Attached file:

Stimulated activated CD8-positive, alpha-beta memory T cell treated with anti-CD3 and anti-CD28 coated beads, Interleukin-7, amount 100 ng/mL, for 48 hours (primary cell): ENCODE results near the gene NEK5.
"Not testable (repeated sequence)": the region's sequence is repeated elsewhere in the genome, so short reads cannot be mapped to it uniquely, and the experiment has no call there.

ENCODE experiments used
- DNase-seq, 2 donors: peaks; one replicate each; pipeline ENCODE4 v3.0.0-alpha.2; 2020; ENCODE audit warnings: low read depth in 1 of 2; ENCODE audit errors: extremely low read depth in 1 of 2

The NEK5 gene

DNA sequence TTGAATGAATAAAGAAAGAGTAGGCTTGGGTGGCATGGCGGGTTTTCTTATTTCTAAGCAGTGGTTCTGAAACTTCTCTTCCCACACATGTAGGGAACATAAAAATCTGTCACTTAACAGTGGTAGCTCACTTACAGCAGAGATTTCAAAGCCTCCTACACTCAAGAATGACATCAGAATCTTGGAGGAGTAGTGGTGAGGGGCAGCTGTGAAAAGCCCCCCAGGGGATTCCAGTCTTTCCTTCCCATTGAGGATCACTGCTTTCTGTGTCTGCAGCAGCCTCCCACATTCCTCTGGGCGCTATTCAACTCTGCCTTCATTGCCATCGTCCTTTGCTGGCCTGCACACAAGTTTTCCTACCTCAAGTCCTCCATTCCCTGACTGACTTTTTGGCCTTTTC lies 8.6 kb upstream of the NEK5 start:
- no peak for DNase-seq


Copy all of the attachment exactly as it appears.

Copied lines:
Stimulated activated CD8-positive, alpha-beta memory T cell treated with anti-CD3 and anti-CD28 coated beads, Interleukin-7, amount 100 ng/mL, for 48 hours (primary cell): ENCODE results near the gene NEK5.
"Not testable (repeated sequence)": the region's sequence is repeated elsewhere in the genome, so short reads cannot be mapped to it uniquely, and the experiment has no call there.

ENCODE experiments used
- DNase-seq, 2 donors: peaks; one replicate each; pipeline ENCODE4 v3.0.0-alpha.2; 2020; ENCODE audit warnings: low read depth in 1 of 2; ENCODE audit errors: extremely low read depth in 1 of 2

The NEK5 gene

DNA sequence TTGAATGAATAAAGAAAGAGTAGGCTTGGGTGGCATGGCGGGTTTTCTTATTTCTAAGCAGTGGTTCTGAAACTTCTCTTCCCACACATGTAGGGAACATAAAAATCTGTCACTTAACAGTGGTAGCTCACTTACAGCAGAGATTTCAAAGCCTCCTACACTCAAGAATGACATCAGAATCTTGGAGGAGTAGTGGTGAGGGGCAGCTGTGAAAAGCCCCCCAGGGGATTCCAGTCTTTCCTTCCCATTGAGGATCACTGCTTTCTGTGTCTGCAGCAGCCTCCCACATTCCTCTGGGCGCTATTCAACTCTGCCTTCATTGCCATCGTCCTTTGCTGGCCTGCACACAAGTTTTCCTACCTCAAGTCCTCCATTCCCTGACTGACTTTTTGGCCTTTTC lies 8.6 kb upstream of the NEK5 start:
- no peak for DNase-seq